Science education at Yale College came in 1802 with the appointment of Benjamin Silliman as professor of chemistry. Although Silliman was given a basement laboratory on Old Brick Row, sciences were marginal within the university's buildings and curriculum over the first half of the nineteenth century.[9] In 1847, the Sheffield Scientific School was founded as a separate school of Yale, and it began expanding its campus between the university's main campus and Sachem's Wood. Although a corporate entity of the university, the school was socially and administratively segregated from the rest of Yale; Yale College students did not attend its classes, and Sheffield students lived in societies and dormitories separate from the undergraduate college.[10] Over time, the division caused Yale's science education and research efforts to suffer.[11]

Purchase by Yale and early growth (1910–1945)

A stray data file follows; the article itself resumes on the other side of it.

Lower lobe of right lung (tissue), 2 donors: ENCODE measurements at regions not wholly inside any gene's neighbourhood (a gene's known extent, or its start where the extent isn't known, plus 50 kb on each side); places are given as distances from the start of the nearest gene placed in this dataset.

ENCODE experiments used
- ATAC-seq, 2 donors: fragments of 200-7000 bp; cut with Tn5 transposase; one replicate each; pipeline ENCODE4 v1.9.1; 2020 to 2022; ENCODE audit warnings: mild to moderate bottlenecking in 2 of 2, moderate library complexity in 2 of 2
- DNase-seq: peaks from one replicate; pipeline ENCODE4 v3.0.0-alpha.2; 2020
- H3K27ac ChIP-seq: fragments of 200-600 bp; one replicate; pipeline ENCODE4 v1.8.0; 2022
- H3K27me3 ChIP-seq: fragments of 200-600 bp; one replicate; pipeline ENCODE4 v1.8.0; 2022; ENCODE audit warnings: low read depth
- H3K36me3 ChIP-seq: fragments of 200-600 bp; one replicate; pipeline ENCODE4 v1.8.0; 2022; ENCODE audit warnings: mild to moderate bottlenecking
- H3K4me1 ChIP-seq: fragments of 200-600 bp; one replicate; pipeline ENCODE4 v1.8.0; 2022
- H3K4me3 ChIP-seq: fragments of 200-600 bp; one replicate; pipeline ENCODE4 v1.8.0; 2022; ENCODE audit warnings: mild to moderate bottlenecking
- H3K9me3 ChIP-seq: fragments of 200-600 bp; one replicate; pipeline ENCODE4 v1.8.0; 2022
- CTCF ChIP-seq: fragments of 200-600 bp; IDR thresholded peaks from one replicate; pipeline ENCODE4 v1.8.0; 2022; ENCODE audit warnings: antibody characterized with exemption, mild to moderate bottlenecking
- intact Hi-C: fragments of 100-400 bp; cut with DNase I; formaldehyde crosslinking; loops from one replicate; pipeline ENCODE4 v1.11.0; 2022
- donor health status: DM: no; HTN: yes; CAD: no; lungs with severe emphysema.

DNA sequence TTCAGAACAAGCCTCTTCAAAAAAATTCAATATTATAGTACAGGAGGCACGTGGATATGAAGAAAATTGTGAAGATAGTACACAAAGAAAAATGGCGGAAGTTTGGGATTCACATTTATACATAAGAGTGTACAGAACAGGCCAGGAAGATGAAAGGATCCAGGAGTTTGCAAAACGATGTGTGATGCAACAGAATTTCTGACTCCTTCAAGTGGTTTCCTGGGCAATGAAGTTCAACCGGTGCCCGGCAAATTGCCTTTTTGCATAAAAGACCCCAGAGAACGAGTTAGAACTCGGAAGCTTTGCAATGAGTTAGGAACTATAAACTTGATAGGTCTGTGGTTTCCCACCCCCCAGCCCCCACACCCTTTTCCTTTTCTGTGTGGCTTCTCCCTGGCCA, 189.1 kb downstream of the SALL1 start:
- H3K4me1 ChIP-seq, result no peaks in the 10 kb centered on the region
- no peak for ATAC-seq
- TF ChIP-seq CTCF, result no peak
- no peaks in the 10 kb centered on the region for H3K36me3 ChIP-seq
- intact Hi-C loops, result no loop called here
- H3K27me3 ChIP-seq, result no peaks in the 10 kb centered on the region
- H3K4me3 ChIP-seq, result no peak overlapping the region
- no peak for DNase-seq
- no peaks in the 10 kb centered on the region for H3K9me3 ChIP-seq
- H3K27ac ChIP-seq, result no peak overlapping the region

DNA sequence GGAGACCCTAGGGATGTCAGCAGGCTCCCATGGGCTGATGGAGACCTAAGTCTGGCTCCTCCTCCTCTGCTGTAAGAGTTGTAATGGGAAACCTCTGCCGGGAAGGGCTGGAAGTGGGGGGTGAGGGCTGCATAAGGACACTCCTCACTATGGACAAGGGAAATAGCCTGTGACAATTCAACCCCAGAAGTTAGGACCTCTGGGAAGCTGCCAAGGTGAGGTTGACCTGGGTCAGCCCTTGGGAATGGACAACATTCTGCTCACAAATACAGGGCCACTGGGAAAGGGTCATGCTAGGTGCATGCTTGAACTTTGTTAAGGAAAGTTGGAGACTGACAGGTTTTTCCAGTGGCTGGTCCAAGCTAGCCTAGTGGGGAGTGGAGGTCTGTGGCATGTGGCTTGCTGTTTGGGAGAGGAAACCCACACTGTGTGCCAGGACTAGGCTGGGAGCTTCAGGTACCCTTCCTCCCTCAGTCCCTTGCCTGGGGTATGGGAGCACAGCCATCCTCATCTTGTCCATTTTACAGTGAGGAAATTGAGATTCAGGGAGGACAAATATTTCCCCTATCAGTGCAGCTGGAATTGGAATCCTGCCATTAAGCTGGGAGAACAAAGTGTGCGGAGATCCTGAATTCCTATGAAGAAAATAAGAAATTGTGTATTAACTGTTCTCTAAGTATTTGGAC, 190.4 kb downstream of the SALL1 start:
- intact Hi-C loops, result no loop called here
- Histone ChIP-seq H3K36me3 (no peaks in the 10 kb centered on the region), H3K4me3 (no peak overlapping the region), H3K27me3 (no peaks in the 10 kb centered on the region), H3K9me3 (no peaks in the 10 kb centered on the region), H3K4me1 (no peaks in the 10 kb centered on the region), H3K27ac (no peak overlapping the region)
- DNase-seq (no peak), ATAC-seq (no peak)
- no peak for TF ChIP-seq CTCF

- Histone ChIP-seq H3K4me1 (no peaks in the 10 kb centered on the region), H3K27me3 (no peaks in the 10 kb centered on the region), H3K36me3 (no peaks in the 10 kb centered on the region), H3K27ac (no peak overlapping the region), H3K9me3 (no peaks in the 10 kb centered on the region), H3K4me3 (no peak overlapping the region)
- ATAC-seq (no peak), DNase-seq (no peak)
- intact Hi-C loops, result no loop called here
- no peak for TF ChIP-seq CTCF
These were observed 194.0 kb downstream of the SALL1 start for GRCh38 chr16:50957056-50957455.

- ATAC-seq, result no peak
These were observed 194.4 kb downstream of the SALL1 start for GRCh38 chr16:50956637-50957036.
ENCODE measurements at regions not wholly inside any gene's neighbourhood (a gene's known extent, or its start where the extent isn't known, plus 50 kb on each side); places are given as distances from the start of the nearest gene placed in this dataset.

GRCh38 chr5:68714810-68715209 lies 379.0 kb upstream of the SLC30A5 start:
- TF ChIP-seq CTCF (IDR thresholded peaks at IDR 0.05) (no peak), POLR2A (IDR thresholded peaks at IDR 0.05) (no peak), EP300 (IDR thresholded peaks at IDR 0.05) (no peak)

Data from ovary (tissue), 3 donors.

File:Sachem's Wood cropped.jpg
The Hillhouse family mansion at the present-day site of Kline Biology Tower

By the turn of the 20th century, there were few large, undeveloped tracts of land near Yale's campus. The largest was Sachem's Wood, which a group of Yale alumni purchased from the Hillhouse family in 1905, hoping to give Yale room to expand.[12]:331 Seeking to build new science facilities and bring the Sheffield Scientific School under greater university control and strengthen university science research, Yale raised funds from Olivia Sage to purchase the estate in 1910, renaming it Pierson-Sage Square.[7][12][13] It was the largest single acquisition of land since Yale's founding, and the university drew up two early site plans for the property: a Frederick Law Olmsted site plan in 1905, and a university-wide master plan by John Russell Pope in 1919. Neither was comprehensively enacted, but elements of both are evident throughout the present-day site.[14][15]:144

File:Sloane Physics Laboratory from front or north side.jpg